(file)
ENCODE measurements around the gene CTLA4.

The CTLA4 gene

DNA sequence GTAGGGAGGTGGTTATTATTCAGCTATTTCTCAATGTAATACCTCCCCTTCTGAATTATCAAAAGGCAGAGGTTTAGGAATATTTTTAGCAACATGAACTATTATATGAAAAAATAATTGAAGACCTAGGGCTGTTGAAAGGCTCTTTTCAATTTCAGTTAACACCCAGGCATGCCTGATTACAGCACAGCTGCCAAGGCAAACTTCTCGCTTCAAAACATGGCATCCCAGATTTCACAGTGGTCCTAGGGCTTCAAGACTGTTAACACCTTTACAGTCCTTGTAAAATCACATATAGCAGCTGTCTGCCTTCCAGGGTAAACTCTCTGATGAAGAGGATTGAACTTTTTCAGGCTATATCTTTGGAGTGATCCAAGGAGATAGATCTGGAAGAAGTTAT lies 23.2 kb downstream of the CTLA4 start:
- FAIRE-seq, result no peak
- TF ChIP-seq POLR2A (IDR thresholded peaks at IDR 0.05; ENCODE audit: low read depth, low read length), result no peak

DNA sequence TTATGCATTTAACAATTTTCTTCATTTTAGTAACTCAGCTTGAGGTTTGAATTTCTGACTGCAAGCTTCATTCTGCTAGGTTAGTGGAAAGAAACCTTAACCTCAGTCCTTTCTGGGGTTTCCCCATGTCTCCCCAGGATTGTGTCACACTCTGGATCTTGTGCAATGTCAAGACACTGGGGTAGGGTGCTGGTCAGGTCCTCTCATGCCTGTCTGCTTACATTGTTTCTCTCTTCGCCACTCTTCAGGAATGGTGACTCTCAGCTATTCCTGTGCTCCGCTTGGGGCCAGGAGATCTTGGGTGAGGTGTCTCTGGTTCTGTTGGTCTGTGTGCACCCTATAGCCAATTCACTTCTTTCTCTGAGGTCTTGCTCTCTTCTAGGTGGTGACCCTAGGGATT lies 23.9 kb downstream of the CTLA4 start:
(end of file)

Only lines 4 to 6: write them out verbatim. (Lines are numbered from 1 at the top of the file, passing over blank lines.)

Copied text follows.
- FAIRE-seq, result no peak
- TF ChIP-seq POLR2A (IDR thresholded peaks at IDR 0.05; ENCODE audit: low read depth, low read length), result no peak

DNA sequence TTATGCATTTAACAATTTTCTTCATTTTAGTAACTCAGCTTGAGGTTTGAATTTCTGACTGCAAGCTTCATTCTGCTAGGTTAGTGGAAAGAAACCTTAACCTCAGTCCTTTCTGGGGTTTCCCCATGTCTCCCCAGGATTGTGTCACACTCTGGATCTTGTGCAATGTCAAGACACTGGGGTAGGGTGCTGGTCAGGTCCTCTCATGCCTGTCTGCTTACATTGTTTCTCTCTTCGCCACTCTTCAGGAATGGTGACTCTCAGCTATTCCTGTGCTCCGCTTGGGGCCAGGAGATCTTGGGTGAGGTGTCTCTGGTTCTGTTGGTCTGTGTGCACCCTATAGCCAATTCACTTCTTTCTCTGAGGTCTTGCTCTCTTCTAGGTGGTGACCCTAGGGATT lies 23.9 kb downstream of the CTLA4 start: